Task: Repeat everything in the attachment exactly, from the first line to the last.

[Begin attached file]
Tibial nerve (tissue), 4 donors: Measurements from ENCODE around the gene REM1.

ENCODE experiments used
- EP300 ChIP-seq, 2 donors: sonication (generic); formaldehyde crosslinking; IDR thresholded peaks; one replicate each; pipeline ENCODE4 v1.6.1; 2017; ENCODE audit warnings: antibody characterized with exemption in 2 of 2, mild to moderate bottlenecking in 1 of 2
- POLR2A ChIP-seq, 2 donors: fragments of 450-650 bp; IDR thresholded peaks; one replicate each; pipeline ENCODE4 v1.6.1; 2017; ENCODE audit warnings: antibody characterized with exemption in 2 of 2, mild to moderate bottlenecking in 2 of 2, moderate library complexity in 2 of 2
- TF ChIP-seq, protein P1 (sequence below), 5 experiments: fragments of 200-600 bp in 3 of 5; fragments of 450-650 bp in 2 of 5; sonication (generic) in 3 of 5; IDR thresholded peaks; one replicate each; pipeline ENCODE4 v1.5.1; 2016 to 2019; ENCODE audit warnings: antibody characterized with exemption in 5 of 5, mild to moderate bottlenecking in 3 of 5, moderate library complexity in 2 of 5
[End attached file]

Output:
Tibial nerve (tissue), 4 donors: Measurements from ENCODE around the gene REM1.

ENCODE experiments used
- EP300 ChIP-seq, 2 donors: sonication (generic); formaldehyde crosslinking; IDR thresholded peaks; one replicate each; pipeline ENCODE4 v1.6.1; 2017; ENCODE audit warnings: antibody characterized with exemption in 2 of 2, mild to moderate bottlenecking in 1 of 2
- POLR2A ChIP-seq, 2 donors: fragments of 450-650 bp; IDR thresholded peaks; one replicate each; pipeline ENCODE4 v1.6.1; 2017; ENCODE audit warnings: antibody characterized with exemption in 2 of 2, mild to moderate bottlenecking in 2 of 2, moderate library complexity in 2 of 2
- TF ChIP-seq, protein P1 (sequence below), 5 experiments: fragments of 200-600 bp in 3 of 5; fragments of 450-650 bp in 2 of 5; sonication (generic) in 3 of 5; IDR thresholded peaks; one replicate each; pipeline ENCODE4 v1.5.1; 2016 to 2019; ENCODE audit warnings: antibody characterized with exemption in 5 of 5, mild to moderate bottlenecking in 3 of 5, moderate library complexity in 2 of 5